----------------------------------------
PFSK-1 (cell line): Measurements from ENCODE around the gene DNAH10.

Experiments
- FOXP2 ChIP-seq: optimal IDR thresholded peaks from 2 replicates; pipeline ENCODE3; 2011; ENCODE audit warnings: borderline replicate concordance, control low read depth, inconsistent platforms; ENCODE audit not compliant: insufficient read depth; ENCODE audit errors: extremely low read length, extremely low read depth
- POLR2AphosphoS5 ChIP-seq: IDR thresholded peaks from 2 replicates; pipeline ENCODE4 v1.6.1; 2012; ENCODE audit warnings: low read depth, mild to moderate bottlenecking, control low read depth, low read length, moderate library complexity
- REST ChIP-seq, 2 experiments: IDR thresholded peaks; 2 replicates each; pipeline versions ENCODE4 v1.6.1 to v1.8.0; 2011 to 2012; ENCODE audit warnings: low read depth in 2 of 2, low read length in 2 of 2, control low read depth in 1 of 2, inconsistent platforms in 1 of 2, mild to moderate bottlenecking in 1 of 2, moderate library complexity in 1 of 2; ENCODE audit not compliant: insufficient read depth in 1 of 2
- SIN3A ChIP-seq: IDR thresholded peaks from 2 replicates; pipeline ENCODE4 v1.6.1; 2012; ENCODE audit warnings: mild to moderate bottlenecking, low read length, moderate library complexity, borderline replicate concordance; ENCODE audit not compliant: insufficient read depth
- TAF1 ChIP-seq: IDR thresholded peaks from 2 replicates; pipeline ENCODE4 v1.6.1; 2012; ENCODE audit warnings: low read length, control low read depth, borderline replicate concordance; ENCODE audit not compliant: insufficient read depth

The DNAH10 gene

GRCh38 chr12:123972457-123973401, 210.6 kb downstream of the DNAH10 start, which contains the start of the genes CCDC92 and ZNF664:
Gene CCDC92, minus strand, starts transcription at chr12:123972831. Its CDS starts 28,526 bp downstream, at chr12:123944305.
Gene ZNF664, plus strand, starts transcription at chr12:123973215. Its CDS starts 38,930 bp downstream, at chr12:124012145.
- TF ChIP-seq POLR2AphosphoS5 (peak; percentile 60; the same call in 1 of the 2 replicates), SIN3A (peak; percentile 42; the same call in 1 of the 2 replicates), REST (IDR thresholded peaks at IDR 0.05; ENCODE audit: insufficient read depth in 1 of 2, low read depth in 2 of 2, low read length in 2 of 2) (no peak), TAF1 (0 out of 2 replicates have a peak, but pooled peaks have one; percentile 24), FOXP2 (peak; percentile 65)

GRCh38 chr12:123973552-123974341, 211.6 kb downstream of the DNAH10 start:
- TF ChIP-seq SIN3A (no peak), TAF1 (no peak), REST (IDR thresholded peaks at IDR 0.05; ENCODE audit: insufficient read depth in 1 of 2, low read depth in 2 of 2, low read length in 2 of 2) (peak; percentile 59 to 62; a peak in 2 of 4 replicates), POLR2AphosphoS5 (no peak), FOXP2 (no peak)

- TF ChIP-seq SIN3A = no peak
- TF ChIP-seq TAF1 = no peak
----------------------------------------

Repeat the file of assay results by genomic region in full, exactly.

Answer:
PFSK-1 (cell line): Measurements from ENCODE around the gene DNAH10.

Experiments
- FOXP2 ChIP-seq: optimal IDR thresholded peaks from 2 replicates; pipeline ENCODE3; 2011; ENCODE audit warnings: borderline replicate concordance, control low read depth, inconsistent platforms; ENCODE audit not compliant: insufficient read depth; ENCODE audit errors: extremely low read length, extremely low read depth
- POLR2AphosphoS5 ChIP-seq: IDR thresholded peaks from 2 replicates; pipeline ENCODE4 v1.6.1; 2012; ENCODE audit warnings: low read depth, mild to moderate bottlenecking, control low read depth, low read length, moderate library complexity
- REST ChIP-seq, 2 experiments: IDR thresholded peaks; 2 replicates each; pipeline versions ENCODE4 v1.6.1 to v1.8.0; 2011 to 2012; ENCODE audit warnings: low read depth in 2 of 2, low read length in 2 of 2, control low read depth in 1 of 2, inconsistent platforms in 1 of 2, mild to moderate bottlenecking in 1 of 2, moderate library complexity in 1 of 2; ENCODE audit not compliant: insufficient read depth in 1 of 2
- SIN3A ChIP-seq: IDR thresholded peaks from 2 replicates; pipeline ENCODE4 v1.6.1; 2012; ENCODE audit warnings: mild to moderate bottlenecking, low read length, moderate library complexity, borderline replicate concordance; ENCODE audit not compliant: insufficient read depth
- TAF1 ChIP-seq: IDR thresholded peaks from 2 replicates; pipeline ENCODE4 v1.6.1; 2012; ENCODE audit warnings: low read length, control low read depth, borderline replicate concordance; ENCODE audit not compliant: insufficient read depth

The DNAH10 gene

GRCh38 chr12:123972457-123973401, 210.6 kb downstream of the DNAH10 start, which contains the start of the genes CCDC92 and ZNF664:
Gene CCDC92, minus strand, starts transcription at chr12:123972831. Its CDS starts 28,526 bp downstream, at chr12:123944305.
Gene ZNF664, plus strand, starts transcription at chr12:123973215. Its CDS starts 38,930 bp downstream, at chr12:124012145.
- TF ChIP-seq POLR2AphosphoS5 (peak; percentile 60; the same call in 1 of the 2 replicates), SIN3A (peak; percentile 42; the same call in 1 of the 2 replicates), REST (IDR thresholded peaks at IDR 0.05; ENCODE audit: insufficient read depth in 1 of 2, low read depth in 2 of 2, low read length in 2 of 2) (no peak), TAF1 (0 out of 2 replicates have a peak, but pooled peaks have one; percentile 24), FOXP2 (peak; percentile 65)

GRCh38 chr12:123973552-123974341, 211.6 kb downstream of the DNAH10 start:
- TF ChIP-seq SIN3A (no peak), TAF1 (no peak), REST (IDR thresholded peaks at IDR 0.05; ENCODE audit: insufficient read depth in 1 of 2, low read depth in 2 of 2, low read length in 2 of 2) (peak; percentile 59 to 62; a peak in 2 of 4 replicates), POLR2AphosphoS5 (no peak), FOXP2 (no peak)

- TF ChIP-seq SIN3A = no peak
- TF ChIP-seq TAF1 = no peak